From tragedy to action

July 2021. Belgium suffered the most devastating floods of its modern history. 39 people dead, more than 100,000 citizens affected. Estimated total cost: close to €2.57 billion.

As the damage became clear so did the urgency for more proactive measures to better understand, anticipate, and adapt to climate change consequences.

20 October 2021. In response to this disaster and in light of the multiplication of climate and environment hazards, the Council of Ministers decided to create a new independent federal center. This center is dedicated to the analysis of climate and environment risks in the middle and long term, with a focus on Belgium’s national security and resilience.

This focus on security and resilience was further reinforced in December 2021 with the publication of Belgium’s first National Security Strategy. The release identified the preservation of our natural environment as one of Belgium’s vital interests, especially in relation to climate change and biodiversity loss.

Our vision and mission

CERAC aims at creating a future where Belgian citizens, territory and society are safer and more resilient to climate and environment risks, as well as the impacts of the transition.

Evaluate climate and environment risks

We will produce independent risk assessments to evaluate Belgium’s exposure and vulnerability to climate and environment hazards in the middle and long term.

This includes potential impacts arising from the necessary transition to a low-carbon and more sustainable society. How? By coordinating and synthesizing research and expertise from different stakeholders including government institutions and academics.

Provide information and recommendations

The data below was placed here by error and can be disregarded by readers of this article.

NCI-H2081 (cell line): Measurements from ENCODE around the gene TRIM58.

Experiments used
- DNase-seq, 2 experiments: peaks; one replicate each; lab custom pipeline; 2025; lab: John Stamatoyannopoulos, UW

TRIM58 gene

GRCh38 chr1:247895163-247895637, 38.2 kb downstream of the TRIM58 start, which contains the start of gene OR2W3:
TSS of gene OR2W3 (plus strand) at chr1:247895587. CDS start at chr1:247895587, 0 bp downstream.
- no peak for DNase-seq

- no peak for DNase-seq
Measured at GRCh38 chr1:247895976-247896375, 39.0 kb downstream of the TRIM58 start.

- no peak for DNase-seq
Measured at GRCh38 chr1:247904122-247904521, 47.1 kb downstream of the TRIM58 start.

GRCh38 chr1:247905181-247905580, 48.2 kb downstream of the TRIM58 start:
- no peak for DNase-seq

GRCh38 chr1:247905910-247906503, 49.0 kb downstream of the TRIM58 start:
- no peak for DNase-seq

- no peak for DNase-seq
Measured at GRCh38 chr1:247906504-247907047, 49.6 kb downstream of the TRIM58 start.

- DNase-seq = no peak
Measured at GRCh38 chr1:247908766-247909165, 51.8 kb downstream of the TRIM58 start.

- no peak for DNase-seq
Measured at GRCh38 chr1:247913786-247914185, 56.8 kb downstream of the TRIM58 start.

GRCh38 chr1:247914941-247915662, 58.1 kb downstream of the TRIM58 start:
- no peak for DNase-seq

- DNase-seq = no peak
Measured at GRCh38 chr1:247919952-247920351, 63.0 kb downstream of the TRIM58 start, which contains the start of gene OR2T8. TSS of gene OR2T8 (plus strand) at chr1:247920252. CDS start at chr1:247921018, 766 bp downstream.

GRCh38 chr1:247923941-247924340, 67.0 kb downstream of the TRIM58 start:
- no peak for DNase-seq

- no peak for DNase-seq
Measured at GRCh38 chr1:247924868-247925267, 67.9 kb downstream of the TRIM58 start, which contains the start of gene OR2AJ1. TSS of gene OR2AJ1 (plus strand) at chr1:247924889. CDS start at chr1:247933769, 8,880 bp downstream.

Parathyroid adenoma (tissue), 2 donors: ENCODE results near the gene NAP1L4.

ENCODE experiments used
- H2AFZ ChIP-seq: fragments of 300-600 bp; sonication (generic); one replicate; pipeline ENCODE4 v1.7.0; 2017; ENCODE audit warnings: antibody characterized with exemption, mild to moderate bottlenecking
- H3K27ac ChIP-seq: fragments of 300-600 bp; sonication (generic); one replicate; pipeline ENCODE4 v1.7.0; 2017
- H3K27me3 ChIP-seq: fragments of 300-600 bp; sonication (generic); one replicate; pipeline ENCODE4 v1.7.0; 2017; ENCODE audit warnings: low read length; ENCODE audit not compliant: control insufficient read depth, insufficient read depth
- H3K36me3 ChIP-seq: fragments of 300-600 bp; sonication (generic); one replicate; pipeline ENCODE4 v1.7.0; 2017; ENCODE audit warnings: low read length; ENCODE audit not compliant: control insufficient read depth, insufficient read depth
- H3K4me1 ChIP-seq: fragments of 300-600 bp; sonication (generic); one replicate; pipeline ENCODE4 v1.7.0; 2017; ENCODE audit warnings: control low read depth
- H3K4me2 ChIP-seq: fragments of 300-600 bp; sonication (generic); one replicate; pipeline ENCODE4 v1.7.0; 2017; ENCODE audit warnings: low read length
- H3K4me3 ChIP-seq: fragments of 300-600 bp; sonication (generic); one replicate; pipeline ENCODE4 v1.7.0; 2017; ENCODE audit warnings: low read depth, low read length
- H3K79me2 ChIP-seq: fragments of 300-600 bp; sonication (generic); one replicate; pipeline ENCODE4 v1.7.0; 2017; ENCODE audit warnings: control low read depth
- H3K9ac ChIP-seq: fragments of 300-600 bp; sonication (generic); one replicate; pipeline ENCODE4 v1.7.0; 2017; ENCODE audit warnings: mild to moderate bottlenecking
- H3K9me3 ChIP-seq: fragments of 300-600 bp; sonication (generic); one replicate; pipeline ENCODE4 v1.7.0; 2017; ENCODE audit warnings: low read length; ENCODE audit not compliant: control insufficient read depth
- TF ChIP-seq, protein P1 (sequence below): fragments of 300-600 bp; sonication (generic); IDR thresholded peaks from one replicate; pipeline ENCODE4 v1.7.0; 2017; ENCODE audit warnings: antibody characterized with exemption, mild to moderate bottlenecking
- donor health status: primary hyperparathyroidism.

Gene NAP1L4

Based on those risk assessments, we provide Belgian policy makers with relevant information and recommendations. Our goal? To help them develop policies to anticipate and adapt to climate and environment risks.

We report primarily to the National Security Council, with a focus on risks for the national security and resilience, and to the Federal government. Our reports and recommendations will also be available to other federal and regional policy makers, citizens and other stakeholders.

International networking and cooperation

Given the global nature of climate change, we emphasize the importance of international cooperation within frameworks and international treaties where Belgium is obliged to (UN, EU, NATO, Benelux Union, ..). Examples are the EU Green Deal and the UN Sendai Framework on Disaster Risk Reduction in which Belgium will give an extensive input in 2024, but also older legislation such as the article 222 of Treaty on the functioning of the EU: Member States are obliged to act jointly where one of them is the victim of a terrorist attack or a natural or man-made disaster.

CERAC highly values the interaction with similar centers in Europe and beyond to exchange best practices and learn lessons. These centers although have a difference since they in most cases do not yes assess the other planetary boundaries, nor directly advise their National Security council.

Pointed out in the 2023 report by the Belgian experts on crisis management to the Belgian Minister of Internal Affairs: a network approach is the best option to address the coming challenges / crises on climate and environment as best as possible.

Read more in our section on plans and policies